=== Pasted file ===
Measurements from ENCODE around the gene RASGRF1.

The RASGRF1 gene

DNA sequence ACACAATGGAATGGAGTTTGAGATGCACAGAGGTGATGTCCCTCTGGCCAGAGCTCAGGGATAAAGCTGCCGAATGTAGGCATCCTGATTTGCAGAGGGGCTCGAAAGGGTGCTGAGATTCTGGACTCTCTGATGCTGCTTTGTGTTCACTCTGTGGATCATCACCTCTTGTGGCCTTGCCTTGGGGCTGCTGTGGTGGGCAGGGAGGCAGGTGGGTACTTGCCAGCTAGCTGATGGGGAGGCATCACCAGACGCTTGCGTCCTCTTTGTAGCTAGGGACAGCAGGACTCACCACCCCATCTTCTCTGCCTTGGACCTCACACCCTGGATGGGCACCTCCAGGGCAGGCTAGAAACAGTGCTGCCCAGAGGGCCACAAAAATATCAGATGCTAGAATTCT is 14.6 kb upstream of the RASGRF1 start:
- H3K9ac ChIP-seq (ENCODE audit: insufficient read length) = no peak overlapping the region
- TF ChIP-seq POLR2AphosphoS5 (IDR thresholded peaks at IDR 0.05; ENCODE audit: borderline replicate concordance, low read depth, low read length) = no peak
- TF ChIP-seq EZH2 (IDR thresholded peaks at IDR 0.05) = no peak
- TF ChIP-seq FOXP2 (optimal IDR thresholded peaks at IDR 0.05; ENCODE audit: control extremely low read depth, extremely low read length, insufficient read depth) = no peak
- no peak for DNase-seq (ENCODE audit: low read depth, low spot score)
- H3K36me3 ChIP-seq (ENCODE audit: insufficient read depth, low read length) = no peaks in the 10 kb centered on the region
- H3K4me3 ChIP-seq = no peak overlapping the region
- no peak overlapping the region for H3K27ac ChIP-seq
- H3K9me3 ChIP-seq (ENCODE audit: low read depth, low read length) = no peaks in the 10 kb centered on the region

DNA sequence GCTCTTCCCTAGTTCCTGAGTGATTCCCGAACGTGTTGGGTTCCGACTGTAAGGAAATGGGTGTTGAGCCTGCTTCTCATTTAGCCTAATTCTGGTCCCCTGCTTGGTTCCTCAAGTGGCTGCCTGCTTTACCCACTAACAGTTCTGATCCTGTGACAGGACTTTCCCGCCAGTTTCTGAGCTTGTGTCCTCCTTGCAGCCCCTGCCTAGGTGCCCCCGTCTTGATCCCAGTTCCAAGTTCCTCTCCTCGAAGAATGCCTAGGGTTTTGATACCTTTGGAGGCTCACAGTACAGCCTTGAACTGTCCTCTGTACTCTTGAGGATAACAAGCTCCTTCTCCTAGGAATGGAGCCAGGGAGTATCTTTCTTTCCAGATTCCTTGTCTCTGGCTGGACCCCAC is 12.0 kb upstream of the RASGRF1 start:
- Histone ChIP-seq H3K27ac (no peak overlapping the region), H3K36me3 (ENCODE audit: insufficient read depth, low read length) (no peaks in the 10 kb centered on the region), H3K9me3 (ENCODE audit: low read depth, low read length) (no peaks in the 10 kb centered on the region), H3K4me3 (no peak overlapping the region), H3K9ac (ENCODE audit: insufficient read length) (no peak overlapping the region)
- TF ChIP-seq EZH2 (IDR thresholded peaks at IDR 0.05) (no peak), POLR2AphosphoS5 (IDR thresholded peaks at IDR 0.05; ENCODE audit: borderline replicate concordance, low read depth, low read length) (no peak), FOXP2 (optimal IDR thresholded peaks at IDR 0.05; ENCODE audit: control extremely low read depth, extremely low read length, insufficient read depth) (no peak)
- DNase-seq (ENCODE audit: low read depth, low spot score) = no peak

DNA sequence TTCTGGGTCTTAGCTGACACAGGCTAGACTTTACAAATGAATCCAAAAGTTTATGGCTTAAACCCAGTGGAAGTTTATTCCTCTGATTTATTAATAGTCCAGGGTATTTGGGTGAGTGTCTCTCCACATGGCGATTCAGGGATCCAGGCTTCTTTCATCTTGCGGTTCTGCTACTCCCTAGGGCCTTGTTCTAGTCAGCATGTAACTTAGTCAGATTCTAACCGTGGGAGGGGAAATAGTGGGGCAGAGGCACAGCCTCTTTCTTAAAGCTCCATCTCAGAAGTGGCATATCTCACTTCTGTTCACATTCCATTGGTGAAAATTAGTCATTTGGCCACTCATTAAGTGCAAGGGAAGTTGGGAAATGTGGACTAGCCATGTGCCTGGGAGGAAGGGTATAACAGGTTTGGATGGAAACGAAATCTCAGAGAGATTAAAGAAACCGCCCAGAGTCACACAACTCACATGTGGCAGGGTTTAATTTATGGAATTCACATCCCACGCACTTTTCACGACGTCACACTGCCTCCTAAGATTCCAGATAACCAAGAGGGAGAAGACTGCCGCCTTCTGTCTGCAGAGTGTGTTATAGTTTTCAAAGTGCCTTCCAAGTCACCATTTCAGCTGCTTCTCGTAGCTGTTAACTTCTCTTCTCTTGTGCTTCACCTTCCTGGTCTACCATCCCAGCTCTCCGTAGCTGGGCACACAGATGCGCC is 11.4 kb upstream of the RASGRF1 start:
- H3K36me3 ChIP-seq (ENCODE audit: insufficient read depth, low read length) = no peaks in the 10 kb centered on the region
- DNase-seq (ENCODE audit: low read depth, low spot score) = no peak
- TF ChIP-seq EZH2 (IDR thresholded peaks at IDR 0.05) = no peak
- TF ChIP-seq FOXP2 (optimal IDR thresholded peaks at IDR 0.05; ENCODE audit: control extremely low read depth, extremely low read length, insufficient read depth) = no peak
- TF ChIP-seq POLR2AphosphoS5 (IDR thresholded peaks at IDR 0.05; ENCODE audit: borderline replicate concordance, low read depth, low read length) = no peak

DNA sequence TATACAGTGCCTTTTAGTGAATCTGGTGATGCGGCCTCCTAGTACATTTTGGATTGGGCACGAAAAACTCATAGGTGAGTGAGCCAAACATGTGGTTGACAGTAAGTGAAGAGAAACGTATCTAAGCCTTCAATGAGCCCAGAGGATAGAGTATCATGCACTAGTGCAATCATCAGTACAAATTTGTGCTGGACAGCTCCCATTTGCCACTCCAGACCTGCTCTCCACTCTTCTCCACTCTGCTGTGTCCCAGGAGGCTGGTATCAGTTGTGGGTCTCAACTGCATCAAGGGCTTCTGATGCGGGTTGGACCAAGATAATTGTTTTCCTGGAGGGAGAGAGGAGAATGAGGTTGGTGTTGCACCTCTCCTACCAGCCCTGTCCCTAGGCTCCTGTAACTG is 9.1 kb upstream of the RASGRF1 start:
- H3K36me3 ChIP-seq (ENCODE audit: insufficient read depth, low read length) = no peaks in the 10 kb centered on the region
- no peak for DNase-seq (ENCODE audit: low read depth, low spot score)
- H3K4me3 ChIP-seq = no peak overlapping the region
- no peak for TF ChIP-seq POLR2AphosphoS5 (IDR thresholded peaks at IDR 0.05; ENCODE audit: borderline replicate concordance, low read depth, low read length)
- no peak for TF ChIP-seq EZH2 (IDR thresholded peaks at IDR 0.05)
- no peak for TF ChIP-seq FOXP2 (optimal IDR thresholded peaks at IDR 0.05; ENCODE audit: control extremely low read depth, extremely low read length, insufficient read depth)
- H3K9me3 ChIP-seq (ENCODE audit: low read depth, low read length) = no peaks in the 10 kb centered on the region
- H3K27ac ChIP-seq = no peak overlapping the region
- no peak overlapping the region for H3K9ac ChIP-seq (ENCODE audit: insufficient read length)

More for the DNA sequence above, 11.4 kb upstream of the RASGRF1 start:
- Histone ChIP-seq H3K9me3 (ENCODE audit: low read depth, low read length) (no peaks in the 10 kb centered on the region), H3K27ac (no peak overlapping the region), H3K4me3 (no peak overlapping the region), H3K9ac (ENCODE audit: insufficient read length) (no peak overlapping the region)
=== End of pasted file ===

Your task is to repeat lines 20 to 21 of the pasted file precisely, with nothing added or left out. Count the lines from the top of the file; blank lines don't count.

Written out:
- TF ChIP-seq EZH2 (IDR thresholded peaks at IDR 0.05) = no peak
- TF ChIP-seq FOXP2 (optimal IDR thresholded peaks at IDR 0.05; ENCODE audit: control extremely low read depth, extremely low read length, insufficient read depth) = no peak